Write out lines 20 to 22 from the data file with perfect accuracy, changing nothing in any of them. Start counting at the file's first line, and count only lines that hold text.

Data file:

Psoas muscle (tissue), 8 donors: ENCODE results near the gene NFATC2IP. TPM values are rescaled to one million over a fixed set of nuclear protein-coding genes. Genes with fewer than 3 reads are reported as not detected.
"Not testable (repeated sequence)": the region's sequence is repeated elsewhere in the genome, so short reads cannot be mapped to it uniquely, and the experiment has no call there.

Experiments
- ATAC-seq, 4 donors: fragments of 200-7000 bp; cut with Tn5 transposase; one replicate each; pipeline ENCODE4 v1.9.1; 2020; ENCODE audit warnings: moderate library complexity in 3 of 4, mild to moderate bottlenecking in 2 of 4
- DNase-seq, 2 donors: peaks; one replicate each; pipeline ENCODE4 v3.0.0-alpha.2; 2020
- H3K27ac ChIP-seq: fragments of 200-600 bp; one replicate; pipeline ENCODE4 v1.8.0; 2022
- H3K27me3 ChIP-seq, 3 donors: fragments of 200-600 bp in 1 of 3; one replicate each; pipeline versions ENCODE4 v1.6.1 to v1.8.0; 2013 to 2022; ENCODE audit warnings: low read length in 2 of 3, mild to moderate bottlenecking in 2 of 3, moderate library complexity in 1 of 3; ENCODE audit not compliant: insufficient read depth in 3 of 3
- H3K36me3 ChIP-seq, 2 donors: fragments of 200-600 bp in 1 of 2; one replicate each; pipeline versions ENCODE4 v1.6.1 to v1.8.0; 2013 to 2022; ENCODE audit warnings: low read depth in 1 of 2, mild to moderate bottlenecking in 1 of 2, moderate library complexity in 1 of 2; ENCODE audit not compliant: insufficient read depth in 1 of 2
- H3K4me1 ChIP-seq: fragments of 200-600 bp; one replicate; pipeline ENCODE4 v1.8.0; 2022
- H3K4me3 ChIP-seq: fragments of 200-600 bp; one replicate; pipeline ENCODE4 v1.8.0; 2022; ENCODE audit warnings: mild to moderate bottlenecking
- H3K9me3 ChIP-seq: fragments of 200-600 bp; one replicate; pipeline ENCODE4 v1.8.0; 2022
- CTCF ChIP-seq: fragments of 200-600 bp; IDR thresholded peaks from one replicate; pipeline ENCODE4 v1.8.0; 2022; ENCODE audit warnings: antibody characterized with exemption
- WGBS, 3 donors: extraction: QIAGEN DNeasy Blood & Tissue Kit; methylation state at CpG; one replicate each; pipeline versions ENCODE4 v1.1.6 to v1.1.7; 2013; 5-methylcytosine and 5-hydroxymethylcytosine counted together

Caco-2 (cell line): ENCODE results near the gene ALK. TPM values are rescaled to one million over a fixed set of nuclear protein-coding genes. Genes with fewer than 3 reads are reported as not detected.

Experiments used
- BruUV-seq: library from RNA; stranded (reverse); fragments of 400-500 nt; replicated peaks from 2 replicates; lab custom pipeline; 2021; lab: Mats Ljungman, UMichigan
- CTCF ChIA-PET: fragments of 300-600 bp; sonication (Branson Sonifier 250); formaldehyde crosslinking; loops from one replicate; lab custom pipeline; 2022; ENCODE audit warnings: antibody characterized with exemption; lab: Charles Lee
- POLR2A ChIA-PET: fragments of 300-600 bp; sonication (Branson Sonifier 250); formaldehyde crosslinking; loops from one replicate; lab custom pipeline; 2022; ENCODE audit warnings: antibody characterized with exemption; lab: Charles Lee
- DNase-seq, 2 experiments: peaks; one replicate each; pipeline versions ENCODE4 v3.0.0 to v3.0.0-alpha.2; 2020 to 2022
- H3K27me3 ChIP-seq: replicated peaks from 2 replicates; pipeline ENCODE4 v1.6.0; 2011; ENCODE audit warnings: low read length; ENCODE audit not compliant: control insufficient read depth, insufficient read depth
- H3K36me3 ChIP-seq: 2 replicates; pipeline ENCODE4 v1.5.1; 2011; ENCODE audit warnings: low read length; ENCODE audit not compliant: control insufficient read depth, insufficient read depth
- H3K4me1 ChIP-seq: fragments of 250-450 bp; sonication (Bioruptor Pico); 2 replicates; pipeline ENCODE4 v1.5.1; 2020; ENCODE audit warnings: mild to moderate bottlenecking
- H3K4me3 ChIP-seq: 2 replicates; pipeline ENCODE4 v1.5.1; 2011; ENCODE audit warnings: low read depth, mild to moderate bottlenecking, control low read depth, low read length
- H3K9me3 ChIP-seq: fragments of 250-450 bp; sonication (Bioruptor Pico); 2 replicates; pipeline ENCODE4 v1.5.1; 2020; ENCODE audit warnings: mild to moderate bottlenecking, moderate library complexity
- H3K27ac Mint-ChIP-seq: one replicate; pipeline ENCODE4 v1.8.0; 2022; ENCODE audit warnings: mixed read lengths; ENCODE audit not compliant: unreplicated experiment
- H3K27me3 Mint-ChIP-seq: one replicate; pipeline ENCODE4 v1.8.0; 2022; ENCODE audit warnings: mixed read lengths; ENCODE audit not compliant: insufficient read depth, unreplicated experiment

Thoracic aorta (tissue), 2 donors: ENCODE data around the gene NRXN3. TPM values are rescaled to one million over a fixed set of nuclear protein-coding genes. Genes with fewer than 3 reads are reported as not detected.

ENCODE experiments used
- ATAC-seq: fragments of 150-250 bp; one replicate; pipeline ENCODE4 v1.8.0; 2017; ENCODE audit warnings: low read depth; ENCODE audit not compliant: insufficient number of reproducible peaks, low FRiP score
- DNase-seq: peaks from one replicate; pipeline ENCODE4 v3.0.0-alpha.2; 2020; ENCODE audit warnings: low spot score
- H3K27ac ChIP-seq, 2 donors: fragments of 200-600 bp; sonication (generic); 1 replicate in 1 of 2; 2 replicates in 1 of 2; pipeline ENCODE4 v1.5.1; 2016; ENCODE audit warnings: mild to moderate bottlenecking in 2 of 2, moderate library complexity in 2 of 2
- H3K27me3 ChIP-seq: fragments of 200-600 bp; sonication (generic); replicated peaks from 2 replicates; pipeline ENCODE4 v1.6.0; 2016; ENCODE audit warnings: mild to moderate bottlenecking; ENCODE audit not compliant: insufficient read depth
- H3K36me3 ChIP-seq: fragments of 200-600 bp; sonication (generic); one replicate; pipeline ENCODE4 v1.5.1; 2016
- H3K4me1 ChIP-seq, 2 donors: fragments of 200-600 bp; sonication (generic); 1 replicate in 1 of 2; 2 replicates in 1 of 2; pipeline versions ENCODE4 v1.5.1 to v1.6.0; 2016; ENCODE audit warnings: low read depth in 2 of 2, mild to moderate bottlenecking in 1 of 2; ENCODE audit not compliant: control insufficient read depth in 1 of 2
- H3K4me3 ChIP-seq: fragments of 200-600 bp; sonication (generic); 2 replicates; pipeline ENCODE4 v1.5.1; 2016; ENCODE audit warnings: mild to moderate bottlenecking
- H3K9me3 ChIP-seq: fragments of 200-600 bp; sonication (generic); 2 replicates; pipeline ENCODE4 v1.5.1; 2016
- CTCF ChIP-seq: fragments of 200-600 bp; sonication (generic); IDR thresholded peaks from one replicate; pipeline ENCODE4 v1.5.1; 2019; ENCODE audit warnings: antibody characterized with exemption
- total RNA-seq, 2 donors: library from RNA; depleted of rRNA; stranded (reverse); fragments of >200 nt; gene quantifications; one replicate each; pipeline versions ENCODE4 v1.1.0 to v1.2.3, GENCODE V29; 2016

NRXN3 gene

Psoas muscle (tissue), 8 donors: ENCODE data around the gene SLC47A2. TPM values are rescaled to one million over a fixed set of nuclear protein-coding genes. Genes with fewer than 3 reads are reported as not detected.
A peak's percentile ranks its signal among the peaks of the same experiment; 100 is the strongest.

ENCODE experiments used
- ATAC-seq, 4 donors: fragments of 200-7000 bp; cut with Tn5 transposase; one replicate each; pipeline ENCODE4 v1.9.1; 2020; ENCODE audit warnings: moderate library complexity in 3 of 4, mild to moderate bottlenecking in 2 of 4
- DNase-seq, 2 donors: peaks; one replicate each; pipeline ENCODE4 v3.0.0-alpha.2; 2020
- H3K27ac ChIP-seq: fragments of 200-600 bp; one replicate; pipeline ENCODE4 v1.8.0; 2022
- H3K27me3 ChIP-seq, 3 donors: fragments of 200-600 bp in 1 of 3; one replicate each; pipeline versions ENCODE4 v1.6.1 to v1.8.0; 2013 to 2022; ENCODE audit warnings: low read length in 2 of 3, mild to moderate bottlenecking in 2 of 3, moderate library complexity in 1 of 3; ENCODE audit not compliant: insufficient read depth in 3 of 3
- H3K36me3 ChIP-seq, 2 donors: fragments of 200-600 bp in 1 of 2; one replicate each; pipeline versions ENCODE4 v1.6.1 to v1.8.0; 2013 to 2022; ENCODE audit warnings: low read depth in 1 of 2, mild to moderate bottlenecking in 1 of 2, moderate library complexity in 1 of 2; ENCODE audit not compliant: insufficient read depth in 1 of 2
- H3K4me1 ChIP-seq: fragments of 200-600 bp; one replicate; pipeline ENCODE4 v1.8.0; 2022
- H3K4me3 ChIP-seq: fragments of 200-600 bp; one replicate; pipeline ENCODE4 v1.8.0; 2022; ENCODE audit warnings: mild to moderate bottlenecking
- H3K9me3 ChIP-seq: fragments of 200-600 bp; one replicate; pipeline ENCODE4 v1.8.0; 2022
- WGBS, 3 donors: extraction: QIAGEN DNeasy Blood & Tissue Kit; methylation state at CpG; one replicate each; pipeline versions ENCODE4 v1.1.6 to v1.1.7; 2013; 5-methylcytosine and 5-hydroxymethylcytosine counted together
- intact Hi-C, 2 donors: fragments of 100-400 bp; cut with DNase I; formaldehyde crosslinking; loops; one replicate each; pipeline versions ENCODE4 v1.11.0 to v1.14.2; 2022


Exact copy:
- H3K27me3 ChIP-seq: replicated peaks from 2 replicates; pipeline ENCODE4 v1.6.0; 2011; ENCODE audit warnings: low read length; ENCODE audit not compliant: control insufficient read depth, insufficient read depth
- H3K36me3 ChIP-seq: 2 replicates; pipeline ENCODE4 v1.5.1; 2011; ENCODE audit warnings: low read length; ENCODE audit not compliant: control insufficient read depth, insufficient read depth
- H3K4me1 ChIP-seq: fragments of 250-450 bp; sonication (Bioruptor Pico); 2 replicates; pipeline ENCODE4 v1.5.1; 2020; ENCODE audit warnings: mild to moderate bottlenecking